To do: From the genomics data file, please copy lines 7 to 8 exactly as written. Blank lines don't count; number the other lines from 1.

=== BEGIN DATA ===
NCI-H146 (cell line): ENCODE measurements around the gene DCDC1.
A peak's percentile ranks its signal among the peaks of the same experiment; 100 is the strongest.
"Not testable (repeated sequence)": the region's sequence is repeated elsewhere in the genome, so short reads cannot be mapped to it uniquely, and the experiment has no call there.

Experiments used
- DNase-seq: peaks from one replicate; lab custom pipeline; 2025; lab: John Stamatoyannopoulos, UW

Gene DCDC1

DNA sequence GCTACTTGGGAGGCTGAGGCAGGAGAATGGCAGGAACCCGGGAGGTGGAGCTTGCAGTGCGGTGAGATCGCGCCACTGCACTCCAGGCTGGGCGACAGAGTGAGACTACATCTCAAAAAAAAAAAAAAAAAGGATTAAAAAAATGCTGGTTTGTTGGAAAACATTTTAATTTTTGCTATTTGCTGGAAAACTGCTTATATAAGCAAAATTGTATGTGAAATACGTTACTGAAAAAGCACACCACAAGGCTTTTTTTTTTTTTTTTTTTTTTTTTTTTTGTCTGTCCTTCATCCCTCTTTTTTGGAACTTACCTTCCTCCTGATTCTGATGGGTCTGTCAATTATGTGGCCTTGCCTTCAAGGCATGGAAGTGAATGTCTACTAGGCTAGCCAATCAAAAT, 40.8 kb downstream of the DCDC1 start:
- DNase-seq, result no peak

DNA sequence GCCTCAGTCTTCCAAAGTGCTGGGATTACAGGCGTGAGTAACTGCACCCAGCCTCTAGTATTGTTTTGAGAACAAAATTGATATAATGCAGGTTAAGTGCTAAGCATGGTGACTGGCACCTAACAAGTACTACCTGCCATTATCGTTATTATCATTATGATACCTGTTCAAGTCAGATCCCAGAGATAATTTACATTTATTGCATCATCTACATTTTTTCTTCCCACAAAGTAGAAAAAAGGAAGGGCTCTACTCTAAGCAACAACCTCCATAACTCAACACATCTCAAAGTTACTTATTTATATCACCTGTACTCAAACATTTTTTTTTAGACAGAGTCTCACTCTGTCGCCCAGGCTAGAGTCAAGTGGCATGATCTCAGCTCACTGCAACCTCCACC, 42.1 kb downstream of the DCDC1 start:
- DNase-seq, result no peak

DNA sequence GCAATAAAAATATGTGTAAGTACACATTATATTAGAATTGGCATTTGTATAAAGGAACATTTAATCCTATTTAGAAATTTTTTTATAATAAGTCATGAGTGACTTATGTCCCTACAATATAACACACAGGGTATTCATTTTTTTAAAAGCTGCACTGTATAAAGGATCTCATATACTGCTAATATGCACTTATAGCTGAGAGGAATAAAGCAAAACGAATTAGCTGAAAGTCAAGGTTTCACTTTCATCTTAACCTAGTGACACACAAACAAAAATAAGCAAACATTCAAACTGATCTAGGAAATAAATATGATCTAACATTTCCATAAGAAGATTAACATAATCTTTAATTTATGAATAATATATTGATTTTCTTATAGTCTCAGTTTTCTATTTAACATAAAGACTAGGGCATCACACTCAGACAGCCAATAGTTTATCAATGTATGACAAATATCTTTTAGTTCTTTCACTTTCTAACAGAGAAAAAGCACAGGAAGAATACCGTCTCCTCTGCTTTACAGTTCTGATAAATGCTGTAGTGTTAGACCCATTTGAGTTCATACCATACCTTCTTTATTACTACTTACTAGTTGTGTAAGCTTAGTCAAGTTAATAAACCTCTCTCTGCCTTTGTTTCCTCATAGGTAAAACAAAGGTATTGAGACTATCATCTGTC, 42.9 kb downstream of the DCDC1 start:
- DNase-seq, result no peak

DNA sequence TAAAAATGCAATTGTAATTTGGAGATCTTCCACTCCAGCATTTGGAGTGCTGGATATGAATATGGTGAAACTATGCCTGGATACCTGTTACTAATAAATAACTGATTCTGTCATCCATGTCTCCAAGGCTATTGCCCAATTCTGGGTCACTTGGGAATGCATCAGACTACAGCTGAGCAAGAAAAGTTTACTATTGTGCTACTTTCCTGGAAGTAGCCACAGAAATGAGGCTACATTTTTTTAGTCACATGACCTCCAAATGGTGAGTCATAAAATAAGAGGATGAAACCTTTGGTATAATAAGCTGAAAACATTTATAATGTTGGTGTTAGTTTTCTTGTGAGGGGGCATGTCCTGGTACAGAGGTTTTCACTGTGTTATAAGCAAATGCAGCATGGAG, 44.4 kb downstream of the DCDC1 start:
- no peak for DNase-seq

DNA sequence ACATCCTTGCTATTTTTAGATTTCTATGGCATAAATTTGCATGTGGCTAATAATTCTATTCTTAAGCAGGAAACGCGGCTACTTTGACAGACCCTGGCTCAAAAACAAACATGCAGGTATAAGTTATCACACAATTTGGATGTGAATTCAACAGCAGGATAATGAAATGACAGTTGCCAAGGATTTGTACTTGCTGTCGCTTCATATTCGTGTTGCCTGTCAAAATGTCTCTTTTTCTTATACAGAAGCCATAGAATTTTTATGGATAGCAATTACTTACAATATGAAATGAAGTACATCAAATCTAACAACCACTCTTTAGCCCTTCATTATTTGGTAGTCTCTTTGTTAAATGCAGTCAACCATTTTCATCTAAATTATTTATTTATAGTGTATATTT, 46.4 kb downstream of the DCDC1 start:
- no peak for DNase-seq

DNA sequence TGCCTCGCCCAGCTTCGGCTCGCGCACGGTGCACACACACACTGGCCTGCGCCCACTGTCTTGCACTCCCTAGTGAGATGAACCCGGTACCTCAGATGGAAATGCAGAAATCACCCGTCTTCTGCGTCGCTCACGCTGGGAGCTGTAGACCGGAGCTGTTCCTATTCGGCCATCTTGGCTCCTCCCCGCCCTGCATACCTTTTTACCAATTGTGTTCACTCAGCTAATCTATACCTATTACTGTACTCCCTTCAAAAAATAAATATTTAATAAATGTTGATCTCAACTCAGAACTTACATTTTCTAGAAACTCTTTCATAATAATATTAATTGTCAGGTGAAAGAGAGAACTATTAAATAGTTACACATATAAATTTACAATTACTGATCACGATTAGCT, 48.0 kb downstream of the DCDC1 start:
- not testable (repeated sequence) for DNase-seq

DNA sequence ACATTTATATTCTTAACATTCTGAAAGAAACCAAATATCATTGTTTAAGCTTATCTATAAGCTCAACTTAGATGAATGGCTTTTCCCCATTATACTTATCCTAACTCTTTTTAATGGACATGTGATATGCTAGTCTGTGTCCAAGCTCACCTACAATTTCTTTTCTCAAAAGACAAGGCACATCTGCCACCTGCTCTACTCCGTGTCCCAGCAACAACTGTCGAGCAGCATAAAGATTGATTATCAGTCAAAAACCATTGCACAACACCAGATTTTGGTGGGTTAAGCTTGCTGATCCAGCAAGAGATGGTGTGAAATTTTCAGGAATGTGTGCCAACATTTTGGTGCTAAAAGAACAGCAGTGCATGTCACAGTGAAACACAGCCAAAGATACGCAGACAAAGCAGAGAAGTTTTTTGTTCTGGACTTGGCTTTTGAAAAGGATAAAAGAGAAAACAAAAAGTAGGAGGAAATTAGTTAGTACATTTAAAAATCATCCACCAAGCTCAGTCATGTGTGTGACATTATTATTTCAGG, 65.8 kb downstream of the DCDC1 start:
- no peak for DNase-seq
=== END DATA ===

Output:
DNA sequence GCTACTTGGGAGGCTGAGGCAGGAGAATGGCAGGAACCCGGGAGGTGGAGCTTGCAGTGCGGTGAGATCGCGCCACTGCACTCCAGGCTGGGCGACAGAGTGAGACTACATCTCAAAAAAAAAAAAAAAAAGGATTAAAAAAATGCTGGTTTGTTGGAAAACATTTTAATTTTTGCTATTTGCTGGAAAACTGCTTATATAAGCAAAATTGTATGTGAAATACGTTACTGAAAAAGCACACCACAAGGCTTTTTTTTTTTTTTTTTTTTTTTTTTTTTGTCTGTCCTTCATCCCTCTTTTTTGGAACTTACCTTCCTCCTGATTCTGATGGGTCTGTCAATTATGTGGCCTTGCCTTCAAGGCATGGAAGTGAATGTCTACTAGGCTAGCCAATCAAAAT, 40.8 kb downstream of the DCDC1 start:
- DNase-seq, result no peak